quote:All of the writing programs, and most of the writers' conferences[...]read manuscripts in advance before accepting students. A person has to demonstrate talent to be accepted into a program of study. And while at times one wonders how a student got by this or that screening, in all instances the emphasis is on reading, and the workshops are not about writing as something like steam-fitting or the construction of an engine, but about the matters of craft that can be discussed as they come up, story by story.
Bausch is saying something interesting and of value in this piece but his analysis is just too Either-Or. Exclusive or crazily slavish reliance on manuals merits being disparaged and made fun of, but my question is, WHO or WHAT ultimately should determine potential writers' aptitudes, huh? Which perceptions should be valued as appropriate feedback and what barometer relied on to grant the status of a master of accomplished skills? or the ability to teach the same?
To my way of thinking, if there are multiple ways of skinning the cat of creative writing, then, even if some variant of the "master/apprentice" relationship involving one-on-one/case-by-case help is optimum (or, at least, having peers help each other along this road, to mix a metaphor), so also, generalized manuals and guidelines could provide access to accumulated wisdom, as well.
[This message has been edited by WraithOfBlake (edited June 12, 2010).]
I found it very interesting but only sort of agreed with it. I have lots of how-to books. I use them to help improve what I have written and they are enormously helpful. Of course, I didn't use them to start with. I have always loved to read, but thanks to the books on craft, I now know what it is about my favorites that makes them so special.
I recall understanding C. S. Lewis to have said in one of his nonfiction books that every human can tell when things are not fair, and because of that, it makes sense to infer that every human can judge, to some extent, between right and wrong (in that they are able to distinguish as far as fair and unfair).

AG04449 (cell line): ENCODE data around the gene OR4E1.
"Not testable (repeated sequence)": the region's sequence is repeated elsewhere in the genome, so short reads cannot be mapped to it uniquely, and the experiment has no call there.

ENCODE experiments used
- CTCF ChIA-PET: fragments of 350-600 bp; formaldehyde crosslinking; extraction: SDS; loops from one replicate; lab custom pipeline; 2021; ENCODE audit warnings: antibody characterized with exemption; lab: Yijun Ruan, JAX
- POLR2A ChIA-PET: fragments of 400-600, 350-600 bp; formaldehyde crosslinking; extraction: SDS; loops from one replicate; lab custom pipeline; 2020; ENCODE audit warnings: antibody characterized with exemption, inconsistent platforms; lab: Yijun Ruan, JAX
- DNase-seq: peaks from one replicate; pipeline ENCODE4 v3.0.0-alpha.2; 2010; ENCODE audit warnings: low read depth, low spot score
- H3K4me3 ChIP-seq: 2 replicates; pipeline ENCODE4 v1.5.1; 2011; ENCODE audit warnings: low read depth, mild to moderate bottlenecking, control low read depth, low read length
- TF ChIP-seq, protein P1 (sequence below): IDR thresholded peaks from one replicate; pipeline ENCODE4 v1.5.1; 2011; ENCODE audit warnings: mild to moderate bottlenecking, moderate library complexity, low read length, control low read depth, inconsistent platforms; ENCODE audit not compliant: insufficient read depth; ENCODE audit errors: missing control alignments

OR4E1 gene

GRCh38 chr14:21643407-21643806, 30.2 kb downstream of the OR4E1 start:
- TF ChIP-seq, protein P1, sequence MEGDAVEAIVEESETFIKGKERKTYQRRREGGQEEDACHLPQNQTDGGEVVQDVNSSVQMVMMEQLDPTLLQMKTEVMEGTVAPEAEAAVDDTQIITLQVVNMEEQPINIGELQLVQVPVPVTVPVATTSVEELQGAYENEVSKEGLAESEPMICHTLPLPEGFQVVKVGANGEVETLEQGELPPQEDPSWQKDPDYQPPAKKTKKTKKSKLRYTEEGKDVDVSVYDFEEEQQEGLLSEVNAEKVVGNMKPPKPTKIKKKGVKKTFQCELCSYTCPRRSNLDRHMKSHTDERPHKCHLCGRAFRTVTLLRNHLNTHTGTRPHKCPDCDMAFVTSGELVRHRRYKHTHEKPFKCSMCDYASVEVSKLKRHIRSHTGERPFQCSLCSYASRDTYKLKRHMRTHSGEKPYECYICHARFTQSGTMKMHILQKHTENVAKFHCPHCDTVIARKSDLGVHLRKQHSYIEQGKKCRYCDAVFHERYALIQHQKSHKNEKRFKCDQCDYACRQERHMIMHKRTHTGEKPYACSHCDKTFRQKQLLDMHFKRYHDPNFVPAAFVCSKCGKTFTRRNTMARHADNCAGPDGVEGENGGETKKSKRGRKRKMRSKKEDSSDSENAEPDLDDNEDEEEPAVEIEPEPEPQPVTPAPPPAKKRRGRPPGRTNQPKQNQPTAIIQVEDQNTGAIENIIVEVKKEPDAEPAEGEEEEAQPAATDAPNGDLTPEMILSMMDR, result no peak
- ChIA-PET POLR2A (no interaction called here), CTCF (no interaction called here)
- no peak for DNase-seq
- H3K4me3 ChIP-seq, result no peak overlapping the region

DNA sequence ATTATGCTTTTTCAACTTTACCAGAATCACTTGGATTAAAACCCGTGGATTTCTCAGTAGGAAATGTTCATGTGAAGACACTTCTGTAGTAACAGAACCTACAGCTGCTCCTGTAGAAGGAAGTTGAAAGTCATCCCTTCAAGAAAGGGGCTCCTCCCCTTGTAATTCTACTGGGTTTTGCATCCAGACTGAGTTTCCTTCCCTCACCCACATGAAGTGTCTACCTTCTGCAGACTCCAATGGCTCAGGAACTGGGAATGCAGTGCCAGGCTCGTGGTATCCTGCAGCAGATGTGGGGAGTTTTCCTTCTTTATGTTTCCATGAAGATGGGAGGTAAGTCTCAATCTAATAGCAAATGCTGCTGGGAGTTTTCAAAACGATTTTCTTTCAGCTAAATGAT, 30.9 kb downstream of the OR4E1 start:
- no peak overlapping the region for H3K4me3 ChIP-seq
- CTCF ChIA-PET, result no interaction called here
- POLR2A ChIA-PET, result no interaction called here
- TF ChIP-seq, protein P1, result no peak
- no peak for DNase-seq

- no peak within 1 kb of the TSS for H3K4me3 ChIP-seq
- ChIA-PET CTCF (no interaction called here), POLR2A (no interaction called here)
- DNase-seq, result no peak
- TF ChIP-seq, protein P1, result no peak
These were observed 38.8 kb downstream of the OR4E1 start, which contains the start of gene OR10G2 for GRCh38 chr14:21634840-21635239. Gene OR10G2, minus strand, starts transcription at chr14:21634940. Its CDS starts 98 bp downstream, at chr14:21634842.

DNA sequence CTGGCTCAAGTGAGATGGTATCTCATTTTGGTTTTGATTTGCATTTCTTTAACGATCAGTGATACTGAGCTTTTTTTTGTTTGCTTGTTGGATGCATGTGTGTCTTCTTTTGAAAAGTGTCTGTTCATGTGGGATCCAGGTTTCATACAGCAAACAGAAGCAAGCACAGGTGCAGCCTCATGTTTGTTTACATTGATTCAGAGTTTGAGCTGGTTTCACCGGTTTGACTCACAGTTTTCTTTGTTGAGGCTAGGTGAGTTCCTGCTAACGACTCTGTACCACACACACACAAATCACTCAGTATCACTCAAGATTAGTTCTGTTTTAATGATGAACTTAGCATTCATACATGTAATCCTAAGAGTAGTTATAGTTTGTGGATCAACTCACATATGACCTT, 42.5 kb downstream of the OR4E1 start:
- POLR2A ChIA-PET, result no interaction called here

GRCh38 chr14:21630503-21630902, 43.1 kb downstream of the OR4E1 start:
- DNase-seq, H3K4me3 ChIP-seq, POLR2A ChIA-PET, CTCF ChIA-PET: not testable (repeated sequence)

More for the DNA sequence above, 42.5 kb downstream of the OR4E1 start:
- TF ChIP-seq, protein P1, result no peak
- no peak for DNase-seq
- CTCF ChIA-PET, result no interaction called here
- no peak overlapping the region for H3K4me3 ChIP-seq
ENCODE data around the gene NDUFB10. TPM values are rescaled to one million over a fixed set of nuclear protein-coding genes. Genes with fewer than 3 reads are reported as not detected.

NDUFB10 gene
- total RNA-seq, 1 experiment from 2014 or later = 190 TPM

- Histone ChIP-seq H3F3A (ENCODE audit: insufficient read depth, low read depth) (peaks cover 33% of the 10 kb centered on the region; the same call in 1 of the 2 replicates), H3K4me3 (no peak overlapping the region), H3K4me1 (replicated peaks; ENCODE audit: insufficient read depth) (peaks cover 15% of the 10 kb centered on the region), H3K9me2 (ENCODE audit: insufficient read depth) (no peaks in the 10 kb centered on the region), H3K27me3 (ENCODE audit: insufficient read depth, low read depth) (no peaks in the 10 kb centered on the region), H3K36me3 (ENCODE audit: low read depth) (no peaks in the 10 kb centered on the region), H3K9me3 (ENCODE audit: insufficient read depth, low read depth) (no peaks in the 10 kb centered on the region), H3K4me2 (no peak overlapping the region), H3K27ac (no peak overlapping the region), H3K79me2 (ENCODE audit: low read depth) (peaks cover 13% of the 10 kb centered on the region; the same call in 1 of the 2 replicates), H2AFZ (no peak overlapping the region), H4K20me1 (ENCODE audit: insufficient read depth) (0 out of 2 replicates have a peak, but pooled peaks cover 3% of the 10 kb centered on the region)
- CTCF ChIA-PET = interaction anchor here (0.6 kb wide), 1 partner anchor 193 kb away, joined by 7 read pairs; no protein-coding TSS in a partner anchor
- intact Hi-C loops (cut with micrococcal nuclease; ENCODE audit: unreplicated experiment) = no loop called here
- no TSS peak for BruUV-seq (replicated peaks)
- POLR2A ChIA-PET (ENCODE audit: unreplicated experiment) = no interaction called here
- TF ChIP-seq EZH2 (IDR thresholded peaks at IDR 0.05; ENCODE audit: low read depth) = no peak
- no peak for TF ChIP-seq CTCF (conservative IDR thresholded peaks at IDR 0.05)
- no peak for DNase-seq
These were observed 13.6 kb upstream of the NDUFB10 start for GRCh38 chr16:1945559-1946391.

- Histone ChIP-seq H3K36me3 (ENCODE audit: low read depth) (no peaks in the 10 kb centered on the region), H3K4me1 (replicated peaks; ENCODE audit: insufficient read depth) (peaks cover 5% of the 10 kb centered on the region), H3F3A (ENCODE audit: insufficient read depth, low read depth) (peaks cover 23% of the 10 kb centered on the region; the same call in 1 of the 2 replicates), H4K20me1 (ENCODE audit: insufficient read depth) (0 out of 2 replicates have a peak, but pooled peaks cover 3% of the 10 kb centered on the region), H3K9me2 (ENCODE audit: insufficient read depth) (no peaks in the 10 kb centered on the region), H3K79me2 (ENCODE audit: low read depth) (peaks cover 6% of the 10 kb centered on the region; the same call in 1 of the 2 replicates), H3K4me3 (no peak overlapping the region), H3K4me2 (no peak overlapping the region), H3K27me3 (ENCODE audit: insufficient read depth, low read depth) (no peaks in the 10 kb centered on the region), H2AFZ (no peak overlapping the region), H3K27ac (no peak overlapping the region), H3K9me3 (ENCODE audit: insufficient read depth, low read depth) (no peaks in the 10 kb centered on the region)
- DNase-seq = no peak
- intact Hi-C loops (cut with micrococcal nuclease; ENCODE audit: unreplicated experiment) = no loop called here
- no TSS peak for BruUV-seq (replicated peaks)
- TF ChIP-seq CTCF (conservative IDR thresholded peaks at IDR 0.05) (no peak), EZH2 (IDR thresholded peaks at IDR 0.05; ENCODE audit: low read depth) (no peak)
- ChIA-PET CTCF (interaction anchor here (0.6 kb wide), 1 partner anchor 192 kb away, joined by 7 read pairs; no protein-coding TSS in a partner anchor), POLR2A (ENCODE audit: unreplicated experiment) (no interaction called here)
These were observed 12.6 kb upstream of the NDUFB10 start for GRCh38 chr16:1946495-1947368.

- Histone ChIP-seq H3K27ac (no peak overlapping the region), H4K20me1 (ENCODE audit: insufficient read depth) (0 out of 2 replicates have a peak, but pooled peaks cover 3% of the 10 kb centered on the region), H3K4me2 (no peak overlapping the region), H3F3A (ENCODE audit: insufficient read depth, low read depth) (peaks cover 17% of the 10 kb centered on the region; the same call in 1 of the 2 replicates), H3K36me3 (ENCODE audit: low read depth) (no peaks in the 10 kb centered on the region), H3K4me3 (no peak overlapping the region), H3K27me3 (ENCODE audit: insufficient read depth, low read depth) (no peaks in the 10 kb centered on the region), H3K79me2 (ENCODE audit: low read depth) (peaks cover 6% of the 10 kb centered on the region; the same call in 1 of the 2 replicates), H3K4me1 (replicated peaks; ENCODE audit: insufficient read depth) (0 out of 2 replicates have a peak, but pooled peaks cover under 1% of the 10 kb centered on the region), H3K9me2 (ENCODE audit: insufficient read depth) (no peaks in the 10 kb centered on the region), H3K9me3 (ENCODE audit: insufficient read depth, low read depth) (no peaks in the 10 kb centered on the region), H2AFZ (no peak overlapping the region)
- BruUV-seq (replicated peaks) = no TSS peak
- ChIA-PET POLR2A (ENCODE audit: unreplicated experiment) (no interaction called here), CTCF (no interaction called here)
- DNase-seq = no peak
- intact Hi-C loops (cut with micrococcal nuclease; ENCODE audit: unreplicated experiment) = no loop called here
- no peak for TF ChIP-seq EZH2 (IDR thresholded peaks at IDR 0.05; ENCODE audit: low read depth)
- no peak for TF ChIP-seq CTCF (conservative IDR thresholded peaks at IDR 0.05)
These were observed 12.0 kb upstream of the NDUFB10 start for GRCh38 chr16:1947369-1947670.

I suspect that in a similar way, everyone who can read can distinguish between what works in writing and what doesn't. The difficulty comes with more sophisticated distinctions and more involved techniques.
We all tell stories, even before we are old enough to go to school and learn to read. OSC has talked about how stories are so integral to being human that the fact that we tell them could be argued to be one of the things that makes us human.
And we certainly learn, as we grow and progress, at least a little about how to do a better job of telling stories, if not how to tell better stories. Experience, if nothing else, can teach such things, so they can be taught.
As far as who can judge whether a story is worthy of publication or of participation in a workshop or of review by a book reviewer or of discussion in a Phd dissertation, I would submit that whoever has put out a call for submissions or an offer of consideration of stories can judge what is wanted. Those stories that don't fit the desired qualifications, don't fit. That doesn't mean they aren't worthy stories. It just means they don't fit. (This goes for magazines as well as workshops.)
At a conference I attended not too long ago, a panel of fiction editors indicated as a group that the stories they are interested in acquiring for their publications or publishers are stories in which the author has exhibited skill in the areas that can't be taught, even if the author is lacking in the areas that can be taught. Editors can work with people who can be taught, and each editor knows what kinds of things that editor feels able to teach.
Dry, boring prose, even if grammatically correct, can actually be a bigger barrier to publication than sloppy storytelling. Fixing the one might require an editor to totally rewrite someone else's work, where fixing the other can just be a matter of discussing and suggesting and then letting the author do the fixing.
I wouldn't be surprised to learn that a workshop leader, in reading submissions from aspirants to his or her workshop, selects participants based on the kinds of problems their manuscripts have. As in "no, we don't need another description-problem story--one is enough" and "this plot-problem story has a more interesting plot-problem than the one we picked, so let's go with it instead, though we might be able to use both of them" and "doesn't anyone have a problem with the first 13 lines?--how are we going to discuss hooks without a bad beginning?"
That guy clearly doesn't understand learning or teaching complex cognitive skills and has, admittidly, never read a how-to book on writing and so has no idea that nothing he rails on really applies. He's from the school of thought that writing, and other cognitive skills, can't be taught. Except by mysterious osmosis (never analyze a book, he says).
He's also from the school of sniff-sniff, the world is divided into those escapist genre books and real literature. Which shows he hasn't read much in any of the genres. Then he makes the glaring mistake of ascribing causation of a lame passage to the reading of a how-to book. How does he know the how-to book caused that?
No, this guy, while relating an interesting story about painful shoes, shows he's ignorant of vast amounts of research when it comes to teaching and learning complex cognitive skills like writing.